Rand Paul To John Kerry: Why Is Bombing Libya OK, But Not Cambodia?

In the early 70’s John Kerry came out as a prominent opponent of Nixon’s order to bomb Cambodia without congressional approval. He said it was unconstitutional. He was right. A president ordering military force in a foreign country without any declaration of war from Congress is a dictator. The founding fathers didn’t want a king for president who could order acts of war on a whim. They wanted the people to decide through their congressional representatives. Article I, Section 8 of the Constitution gives only Congress the power “To declare War, grant Letters of Marque and Reprisal, and make Rules concerning Captures on Land and Water.”

This is something John Kerry allegedly still believes except when a Democrat does it, and then it’s OK. At Kerry’s Senate confirmation hearing, Senator Rand Paul asked Kerry about Obama’s order to bomb Libya without congressional approval:


Senator Paul:  In the early 1970’s, after Vietnam, you were quite critical of the bombing in Cambodia, because I think you felt that it wasn’t authorized by Congress. Has your opinion changed about the bombing in Cambodia? How’s Cambodia different than Libya?

Senator Kerry:  Nor did my opinion change, or has it ever altered about the war in Vietnam itself. Where I don’t believe, and I argued then…

Paul:  Is Cambodia different than Libya?

Kerry:  Well, Cambodia, yeah it is. Because it was an extension of the war that was being prosecuted without the involvement of Congress after a number of years. That’s very different…

Paul:  Length of time but similar circumstances – a bombing campaign unauthorized by Congress. See, the Constitution doesn’t really give this kind of latitude to sometimes go to war and sometimes not go to war. I thought Barack Obama was very explicit, and it’s what I liked about him frankly. People think, ‘Oh, Rand Paul certainly didn’t like anything about Barack Obama.’ I did like his forthrightness when he ran for office and said, ‘No president should unilaterally go to war. The Constitution doesn’t allow it.’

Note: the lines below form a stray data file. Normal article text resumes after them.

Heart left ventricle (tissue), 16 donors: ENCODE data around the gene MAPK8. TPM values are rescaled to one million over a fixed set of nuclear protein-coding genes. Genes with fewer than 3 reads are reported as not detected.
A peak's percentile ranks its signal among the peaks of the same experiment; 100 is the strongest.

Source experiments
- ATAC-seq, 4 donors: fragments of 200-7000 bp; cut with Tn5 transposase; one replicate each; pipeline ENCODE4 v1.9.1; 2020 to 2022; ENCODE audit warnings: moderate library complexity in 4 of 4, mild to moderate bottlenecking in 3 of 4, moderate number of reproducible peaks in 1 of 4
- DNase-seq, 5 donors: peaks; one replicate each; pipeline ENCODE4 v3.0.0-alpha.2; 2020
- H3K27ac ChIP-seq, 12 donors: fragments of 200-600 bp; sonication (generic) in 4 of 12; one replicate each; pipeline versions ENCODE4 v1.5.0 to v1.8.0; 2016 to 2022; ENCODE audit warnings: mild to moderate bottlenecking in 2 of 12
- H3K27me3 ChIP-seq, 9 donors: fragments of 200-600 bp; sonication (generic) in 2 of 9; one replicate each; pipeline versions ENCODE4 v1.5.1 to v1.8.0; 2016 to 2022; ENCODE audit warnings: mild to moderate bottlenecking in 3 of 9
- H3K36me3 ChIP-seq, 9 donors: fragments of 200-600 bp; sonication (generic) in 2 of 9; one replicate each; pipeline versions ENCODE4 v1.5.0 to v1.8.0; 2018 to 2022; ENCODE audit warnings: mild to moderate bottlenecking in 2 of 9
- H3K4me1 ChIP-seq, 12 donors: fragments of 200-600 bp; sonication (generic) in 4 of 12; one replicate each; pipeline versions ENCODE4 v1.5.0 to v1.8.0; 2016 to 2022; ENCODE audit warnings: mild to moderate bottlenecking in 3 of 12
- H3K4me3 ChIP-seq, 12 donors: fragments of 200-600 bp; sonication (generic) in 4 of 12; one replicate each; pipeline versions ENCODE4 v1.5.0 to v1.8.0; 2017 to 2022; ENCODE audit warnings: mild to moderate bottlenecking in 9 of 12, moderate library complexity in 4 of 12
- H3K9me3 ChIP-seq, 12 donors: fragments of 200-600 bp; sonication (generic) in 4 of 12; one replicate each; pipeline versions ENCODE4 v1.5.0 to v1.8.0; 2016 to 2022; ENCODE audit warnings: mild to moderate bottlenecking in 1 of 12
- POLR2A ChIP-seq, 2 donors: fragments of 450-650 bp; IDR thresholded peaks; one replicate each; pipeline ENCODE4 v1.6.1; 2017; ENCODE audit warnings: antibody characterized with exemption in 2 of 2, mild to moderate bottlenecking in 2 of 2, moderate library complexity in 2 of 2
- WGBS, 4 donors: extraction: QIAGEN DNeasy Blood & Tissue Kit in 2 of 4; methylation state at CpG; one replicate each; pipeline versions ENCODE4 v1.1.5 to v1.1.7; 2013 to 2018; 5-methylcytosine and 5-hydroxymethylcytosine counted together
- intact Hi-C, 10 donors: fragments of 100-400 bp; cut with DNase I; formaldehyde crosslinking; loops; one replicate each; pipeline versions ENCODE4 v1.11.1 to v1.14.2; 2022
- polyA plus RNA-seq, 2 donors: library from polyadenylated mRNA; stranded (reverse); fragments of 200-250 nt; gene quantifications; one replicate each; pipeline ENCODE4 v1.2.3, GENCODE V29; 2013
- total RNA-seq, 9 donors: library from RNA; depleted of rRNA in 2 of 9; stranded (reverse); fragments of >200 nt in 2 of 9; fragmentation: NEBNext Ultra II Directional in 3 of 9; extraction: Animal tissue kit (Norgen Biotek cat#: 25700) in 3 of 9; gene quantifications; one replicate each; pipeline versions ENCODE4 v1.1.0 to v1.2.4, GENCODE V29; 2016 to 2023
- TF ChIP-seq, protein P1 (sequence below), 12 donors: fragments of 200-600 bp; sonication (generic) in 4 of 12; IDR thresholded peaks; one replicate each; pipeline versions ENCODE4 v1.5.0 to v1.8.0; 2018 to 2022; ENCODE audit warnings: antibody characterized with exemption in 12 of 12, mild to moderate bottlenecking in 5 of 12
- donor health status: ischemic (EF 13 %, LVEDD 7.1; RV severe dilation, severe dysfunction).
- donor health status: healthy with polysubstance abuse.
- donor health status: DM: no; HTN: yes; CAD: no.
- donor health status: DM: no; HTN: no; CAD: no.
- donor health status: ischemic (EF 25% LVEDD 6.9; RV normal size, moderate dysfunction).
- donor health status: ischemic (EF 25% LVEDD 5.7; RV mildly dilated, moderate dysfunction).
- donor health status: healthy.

Kerry:  Well, I respect that. Look, you can be absolutist and apply it to every circumstance. The problem is, it just doesn’t work in some instances. When 10,000 people are about to be wiped out by a brutal dictator, and you need to make a quick judgment about engagement, you certainly can’t rely on a Congress that is proven itself unwilling to move after weeks and months sometimes.


Kerry claimed that Obama had no time to wait for a congressional approval to bomb Libya because a brutal dictator was “about to” slaughter 10,000 people. But as Hot Air pointed out, “Obama had nearly an entire month in which he could have asked for congressional approval but Kerry wants you to believe that his decision was made under some sort of emergency conditions, a la an invasion or nuclear attack, where the president had no choice logistically but to act on his own.”

What it boils down to is, the Constitution is meaningless to politicians like Kerry. He’ll pretend to be the champion of the Constitution if the other party favors bombing another country. But when it’s his own team doing the same thing, it’s always sold to the people as an “imminent threat” or a “humanitarian mission.” And it’s not a war. It’s an “overseas contingency operation.”